His point was that China was powering ahead, everyone could achieve what they wanted and go where they wanted to, including abroad. He wasn't saying that many people in China can go abroad to study and to work but that pretty well anyone who wanted to could do so. And no, he did not think there were any serious internal tensions in the country. He had been there and he could see none. Nor was he told about anything like that though he was allowed to travel anywhere he wanted to and talk to anyone he met.

I expressed some cautious scepticism, which was based on my reading of the news and some knowledge of the way Communist countries operate. For one thing, I doubted that he really could go anywhere he wanted since his trips had to be arranged by the authorities. For another, I wondered whether he really could have talked to anyone he wanted not being able to speak any form of Chinese. The people he talked to were either those very few who could speak English well enough to be able to express complex information or those chosen by his interpreter.

Which brings me to the second problem with the "I was there" meme. Though there is no particular reason why people who were there should not use that experience as part of a process of acquiring knowledge (and many do), there is all too often a resistance to being told something or anything about the place where you have been.

Once again, let me bring up another example, this time to prove that I am not completely arrogant and narrow-minded as some broad-minded and very liberal members of the forum have said. A few days ago I listened to a talk about recent developments in Indonesia. These are rather frightening and I shall blog about them very soon. After all, Indonesia must be one of the countries that the likes of Justin Webb are exhorting to "give America another chance". But I digress.

This time I am not going to tell who the speaker was because the meeting was conducted strictly under Chatham House rule (which means I can use the material). Suffice it to say that we were listening to a man who had studied Islam and Islamism in South-East Asia (as well as some other countries), spoke several of the languages and had followed developments in Indonesia very closely. Oh and he had also just come back from the country.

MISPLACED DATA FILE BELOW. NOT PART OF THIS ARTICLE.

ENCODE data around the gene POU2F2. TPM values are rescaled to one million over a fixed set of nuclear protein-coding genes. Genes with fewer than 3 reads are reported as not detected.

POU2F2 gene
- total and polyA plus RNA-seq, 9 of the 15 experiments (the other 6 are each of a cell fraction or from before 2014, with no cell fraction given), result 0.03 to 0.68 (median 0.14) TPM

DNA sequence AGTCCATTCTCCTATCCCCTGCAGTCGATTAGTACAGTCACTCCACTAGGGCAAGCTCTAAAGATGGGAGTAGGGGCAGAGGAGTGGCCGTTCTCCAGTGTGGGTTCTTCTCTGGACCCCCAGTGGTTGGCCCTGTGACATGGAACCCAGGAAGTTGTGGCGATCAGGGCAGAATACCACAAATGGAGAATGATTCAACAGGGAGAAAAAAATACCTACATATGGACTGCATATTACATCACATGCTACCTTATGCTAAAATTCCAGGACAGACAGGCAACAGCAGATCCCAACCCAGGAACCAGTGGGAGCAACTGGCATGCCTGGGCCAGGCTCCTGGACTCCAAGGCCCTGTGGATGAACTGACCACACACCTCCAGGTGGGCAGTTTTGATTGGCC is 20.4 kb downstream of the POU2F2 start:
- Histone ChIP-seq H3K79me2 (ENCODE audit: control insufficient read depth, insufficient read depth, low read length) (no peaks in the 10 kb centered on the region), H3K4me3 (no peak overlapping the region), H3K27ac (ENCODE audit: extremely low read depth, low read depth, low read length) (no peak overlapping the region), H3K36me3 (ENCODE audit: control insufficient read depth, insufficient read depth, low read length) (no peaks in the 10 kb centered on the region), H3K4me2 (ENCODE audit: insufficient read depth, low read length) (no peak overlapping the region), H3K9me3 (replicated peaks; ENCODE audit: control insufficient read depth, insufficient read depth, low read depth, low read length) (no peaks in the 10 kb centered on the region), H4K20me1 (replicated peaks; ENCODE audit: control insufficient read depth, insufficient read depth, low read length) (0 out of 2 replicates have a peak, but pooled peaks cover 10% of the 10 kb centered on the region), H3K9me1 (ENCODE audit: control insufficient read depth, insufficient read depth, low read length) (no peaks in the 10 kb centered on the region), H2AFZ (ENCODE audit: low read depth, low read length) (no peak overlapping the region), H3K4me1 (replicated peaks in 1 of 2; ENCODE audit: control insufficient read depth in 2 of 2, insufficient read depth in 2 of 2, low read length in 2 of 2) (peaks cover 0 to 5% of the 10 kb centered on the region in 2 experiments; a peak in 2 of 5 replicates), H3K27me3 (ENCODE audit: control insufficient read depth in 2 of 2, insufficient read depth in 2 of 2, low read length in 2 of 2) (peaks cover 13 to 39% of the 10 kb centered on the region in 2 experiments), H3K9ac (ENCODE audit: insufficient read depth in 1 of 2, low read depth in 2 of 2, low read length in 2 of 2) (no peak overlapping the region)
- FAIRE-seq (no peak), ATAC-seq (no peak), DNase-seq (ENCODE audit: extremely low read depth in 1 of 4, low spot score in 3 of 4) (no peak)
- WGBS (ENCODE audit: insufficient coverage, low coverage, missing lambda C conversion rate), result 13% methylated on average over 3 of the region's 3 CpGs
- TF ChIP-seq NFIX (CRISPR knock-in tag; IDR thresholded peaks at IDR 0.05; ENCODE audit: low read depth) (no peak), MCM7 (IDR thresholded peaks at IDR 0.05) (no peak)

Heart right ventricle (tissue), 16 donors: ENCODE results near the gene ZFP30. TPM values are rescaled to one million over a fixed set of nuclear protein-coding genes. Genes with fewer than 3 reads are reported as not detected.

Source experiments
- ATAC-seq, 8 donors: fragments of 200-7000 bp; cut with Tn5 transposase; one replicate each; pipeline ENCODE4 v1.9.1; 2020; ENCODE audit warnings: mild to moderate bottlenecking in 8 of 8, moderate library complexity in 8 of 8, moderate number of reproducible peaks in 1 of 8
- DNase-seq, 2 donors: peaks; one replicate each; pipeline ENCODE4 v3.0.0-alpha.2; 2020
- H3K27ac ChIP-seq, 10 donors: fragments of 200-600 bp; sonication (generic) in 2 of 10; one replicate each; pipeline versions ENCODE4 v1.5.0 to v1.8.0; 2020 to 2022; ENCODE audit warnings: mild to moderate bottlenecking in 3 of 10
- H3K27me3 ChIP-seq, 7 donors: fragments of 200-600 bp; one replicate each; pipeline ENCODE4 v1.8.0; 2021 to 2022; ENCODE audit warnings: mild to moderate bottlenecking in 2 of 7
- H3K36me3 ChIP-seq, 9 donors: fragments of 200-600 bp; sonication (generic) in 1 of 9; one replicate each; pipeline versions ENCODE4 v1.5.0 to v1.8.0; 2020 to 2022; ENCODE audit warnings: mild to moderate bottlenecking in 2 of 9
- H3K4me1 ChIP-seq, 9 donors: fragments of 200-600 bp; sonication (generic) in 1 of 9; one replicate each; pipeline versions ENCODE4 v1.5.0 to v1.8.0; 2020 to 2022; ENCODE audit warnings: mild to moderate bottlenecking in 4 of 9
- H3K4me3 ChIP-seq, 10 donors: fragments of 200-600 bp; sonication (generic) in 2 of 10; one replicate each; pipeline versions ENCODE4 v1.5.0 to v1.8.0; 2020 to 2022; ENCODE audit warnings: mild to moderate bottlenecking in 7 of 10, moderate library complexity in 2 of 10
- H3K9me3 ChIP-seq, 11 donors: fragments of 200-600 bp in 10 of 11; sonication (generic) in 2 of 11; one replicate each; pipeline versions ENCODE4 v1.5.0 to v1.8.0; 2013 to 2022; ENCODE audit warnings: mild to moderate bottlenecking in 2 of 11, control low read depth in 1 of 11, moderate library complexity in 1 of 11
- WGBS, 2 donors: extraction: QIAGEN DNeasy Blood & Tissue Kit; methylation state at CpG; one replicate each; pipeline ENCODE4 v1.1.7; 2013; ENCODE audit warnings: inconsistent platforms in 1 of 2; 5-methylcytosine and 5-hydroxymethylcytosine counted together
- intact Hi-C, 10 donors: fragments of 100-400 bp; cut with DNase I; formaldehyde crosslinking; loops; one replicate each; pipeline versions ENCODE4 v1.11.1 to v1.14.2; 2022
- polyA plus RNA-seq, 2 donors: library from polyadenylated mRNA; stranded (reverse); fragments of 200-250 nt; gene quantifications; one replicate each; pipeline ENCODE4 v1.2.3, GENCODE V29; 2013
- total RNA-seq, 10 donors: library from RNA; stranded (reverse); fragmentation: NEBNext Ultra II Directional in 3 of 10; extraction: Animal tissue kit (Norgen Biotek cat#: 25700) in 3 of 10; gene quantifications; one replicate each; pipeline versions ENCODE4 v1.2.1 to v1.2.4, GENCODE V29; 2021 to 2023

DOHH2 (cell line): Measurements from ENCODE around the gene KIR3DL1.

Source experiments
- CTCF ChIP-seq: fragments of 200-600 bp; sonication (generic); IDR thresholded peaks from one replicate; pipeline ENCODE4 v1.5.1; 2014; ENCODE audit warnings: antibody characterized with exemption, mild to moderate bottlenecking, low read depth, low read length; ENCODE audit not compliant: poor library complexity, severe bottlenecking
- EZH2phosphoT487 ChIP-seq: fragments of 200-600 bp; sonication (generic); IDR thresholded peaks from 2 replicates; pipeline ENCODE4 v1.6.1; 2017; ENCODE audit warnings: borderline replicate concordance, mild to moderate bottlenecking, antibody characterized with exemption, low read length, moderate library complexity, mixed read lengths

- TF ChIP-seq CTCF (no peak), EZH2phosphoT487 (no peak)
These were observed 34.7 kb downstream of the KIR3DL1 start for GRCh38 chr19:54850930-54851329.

His talk, however, was about what he knew rather than what he had experienced when he "was there", so the interspersed tales of what happened to him and to people he knew were merely illustrations. "I was there" was not the main reason why people listened to him.

The third problem with the meme is that those who go there and stay there often see what they want to see and, even more often see what others want them to see. Let us not forget the role of the media in the Vietnam debacle, still not fully acknowledged. That, of course, leads us to the perennial problem of understanding the role of the media and its peculiar agenda, topic for another posting.

However, it is worth recalling yet again the descriptions people "who were there" gave of various Communist countries, starting with the Soviet Union, continuing with China, North Vietnam, Cuba and assorted others. The best known of those "who were there" was the Pulitzer Prize winner journalist, Walter Duranty. (S. J. Taylor wrote and excellent biography, entitled "Stalin's Apologist".) He lied, probably quite deliberately for reasons of his own, about the Soviet Collectivization, the show trials and the purges.